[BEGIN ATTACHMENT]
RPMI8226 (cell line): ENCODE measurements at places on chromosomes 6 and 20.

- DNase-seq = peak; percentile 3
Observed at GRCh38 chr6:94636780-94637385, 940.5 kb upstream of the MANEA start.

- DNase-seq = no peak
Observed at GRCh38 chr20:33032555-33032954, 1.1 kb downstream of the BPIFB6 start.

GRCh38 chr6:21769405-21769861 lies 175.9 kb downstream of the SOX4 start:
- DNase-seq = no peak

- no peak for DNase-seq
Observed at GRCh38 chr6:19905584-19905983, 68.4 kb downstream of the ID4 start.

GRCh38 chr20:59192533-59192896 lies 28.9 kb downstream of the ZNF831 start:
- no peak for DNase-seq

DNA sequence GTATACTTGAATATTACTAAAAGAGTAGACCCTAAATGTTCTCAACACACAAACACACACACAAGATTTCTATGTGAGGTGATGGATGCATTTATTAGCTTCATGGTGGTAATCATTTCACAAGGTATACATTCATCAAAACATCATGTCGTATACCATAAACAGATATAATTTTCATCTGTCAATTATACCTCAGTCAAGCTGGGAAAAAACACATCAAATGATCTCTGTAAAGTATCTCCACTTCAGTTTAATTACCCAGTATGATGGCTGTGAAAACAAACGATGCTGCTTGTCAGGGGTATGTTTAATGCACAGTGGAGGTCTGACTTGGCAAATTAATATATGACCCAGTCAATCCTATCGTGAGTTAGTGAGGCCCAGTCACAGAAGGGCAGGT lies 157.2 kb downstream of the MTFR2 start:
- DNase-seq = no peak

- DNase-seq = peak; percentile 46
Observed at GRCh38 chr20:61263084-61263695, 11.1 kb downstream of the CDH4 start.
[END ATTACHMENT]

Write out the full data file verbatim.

RPMI8226 (cell line): ENCODE measurements at places on chromosomes 6 and 20.

- DNase-seq = peak; percentile 3
Observed at GRCh38 chr6:94636780-94637385, 940.5 kb upstream of the MANEA start.

- DNase-seq = no peak
Observed at GRCh38 chr20:33032555-33032954, 1.1 kb downstream of the BPIFB6 start.

GRCh38 chr6:21769405-21769861 lies 175.9 kb downstream of the SOX4 start:
- DNase-seq = no peak

- no peak for DNase-seq
Observed at GRCh38 chr6:19905584-19905983, 68.4 kb downstream of the ID4 start.

GRCh38 chr20:59192533-59192896 lies 28.9 kb downstream of the ZNF831 start:
- no peak for DNase-seq

DNA sequence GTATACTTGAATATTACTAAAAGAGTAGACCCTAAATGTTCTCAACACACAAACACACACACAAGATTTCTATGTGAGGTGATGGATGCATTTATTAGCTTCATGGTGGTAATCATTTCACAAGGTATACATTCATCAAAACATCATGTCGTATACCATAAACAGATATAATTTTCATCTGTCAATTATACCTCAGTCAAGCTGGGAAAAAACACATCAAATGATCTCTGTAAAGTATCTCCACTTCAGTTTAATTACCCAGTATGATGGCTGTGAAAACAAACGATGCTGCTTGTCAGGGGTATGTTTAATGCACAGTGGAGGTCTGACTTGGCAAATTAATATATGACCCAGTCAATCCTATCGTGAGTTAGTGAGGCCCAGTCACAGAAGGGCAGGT lies 157.2 kb downstream of the MTFR2 start:
- DNase-seq = no peak

- DNase-seq = peak; percentile 46
Observed at GRCh38 chr20:61263084-61263695, 11.1 kb downstream of the CDH4 start.